Archive for January, 2021

Health effects of Confusing Absolute w/ Relative?

Dr. William Darity, in charge of many things at Duke University, has been steadily advancing his theory of stratification economics, arguing that the ability of one’s parents to contribute to one’s resources is a bigger determinant of economic outcomes than education & hard work. He refers to the fact that blacks who have completed college have only two-thirds the net worth of whites who never finished high school as “one of the most dramatic statistics we’ve discovered.” That dramatic statistic, of course, has long roots.

However, in 2019 Darity, along with epidemiologists Arjumand Siddiqi, and Odmaa Sod-Erdene of the University of Toronto, and others, dug up a worrisome misperception in their report, Growing sense of social status threat and concomitant deaths of despair among whites. Revisiting Anne Case and Angus Deaton’s white “deaths of despair,” they add a third hypothesis to the two already out there, which include either the long-term or the contemporaneous decline in economic conditions driving the alarming trend in mortality.

Darity et al. find that the rise is not restricted to the lowest education groups, but is penetrating “deeper into the education distribution,” although with the most damage occurring among those with lowest educational attainment, and argue that economics alone cannot explain the increase in mortality among whites. If that were the case, the death rate among blacks, who are experiencing “parallel trends, and at more adverse levels,” would also be rising, but it was not pre-Covid. Instead, they point out that demographic groups tend to evaluate their positions relative to other demographic groups, not their peers, and that a rising misperception among whites that their social status is being undermined is a better explanation. Racial and economic anxieties are entangled.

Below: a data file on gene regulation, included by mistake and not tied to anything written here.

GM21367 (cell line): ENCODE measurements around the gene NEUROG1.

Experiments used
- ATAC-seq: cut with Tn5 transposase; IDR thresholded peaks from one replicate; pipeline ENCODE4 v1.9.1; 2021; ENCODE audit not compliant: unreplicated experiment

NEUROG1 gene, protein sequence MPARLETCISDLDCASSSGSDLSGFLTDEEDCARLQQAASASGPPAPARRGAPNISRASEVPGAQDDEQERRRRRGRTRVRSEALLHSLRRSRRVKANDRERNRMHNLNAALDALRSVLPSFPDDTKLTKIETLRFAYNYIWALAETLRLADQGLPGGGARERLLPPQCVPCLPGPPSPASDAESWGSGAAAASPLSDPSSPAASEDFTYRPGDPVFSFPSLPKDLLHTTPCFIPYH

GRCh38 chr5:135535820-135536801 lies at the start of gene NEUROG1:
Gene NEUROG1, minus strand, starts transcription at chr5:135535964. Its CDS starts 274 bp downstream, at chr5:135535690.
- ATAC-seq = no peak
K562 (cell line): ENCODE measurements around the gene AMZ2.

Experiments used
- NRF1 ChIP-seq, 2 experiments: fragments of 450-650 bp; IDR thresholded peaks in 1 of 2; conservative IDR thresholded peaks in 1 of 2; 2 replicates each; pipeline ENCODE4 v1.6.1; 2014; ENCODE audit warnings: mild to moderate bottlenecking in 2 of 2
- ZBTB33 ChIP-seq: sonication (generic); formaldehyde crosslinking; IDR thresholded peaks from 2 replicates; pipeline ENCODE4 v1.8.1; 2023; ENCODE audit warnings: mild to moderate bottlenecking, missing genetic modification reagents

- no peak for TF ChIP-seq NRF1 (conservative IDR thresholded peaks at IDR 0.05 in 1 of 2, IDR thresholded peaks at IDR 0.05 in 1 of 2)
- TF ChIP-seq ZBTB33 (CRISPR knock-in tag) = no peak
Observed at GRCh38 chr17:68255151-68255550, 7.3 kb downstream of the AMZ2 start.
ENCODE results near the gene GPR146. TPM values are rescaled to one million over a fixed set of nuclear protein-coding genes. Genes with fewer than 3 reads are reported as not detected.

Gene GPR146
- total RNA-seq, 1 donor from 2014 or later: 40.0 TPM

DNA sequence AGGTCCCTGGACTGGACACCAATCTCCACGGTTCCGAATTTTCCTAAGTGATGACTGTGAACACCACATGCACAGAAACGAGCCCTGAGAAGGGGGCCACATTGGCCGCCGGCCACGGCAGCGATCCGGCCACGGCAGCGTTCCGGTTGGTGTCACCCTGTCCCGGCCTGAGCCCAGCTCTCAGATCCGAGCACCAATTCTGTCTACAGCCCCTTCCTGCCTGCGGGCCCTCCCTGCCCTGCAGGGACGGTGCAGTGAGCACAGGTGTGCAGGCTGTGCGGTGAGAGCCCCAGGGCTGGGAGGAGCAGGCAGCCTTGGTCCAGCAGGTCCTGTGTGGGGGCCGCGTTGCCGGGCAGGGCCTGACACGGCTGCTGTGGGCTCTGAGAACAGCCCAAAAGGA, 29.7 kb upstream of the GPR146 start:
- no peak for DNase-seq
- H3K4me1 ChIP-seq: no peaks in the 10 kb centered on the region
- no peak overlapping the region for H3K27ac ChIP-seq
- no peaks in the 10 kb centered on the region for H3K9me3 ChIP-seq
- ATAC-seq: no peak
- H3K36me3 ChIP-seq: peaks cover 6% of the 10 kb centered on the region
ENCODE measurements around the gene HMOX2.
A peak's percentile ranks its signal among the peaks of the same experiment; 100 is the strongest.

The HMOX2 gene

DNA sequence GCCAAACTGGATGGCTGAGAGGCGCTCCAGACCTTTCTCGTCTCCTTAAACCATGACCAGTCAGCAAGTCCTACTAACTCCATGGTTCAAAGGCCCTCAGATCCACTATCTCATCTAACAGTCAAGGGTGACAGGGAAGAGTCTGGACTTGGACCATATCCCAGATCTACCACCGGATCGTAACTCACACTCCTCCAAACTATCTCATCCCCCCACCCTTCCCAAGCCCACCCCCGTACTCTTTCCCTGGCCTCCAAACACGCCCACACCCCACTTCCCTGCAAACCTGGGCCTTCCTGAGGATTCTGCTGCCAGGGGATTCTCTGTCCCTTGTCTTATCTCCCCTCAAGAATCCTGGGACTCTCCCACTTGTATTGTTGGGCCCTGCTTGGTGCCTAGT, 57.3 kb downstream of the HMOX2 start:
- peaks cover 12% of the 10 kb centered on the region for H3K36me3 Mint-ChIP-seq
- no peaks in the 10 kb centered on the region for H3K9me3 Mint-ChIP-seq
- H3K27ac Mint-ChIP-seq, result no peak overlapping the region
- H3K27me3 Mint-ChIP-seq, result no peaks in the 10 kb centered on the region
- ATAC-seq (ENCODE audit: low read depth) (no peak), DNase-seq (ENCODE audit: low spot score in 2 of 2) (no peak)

“For perhaps the first time, we are suggesting that a major population health phenomenon – a widespread one – cannot be explained by actual social or economic status disadvantage but instead is driven by perceived threat to status.”

They call their findings stunning and startling, and we’ll add hard to wrap your head around. But if you have the stomach to read some of the racist and anti-Semitic claims being thrown around these days, their hypothesis is definitely worth some thought.

by admin· · 0 comments · Employment & Productivity

A Metaphor Unlikely to Deliver: Betting on H20

Michael Hiltzik has a piece buried in this morning’s Los Angeles Times, with the catchy title, “Wall Street Can Now Bet on the Price of California Water: Watch Out,” but more staid content.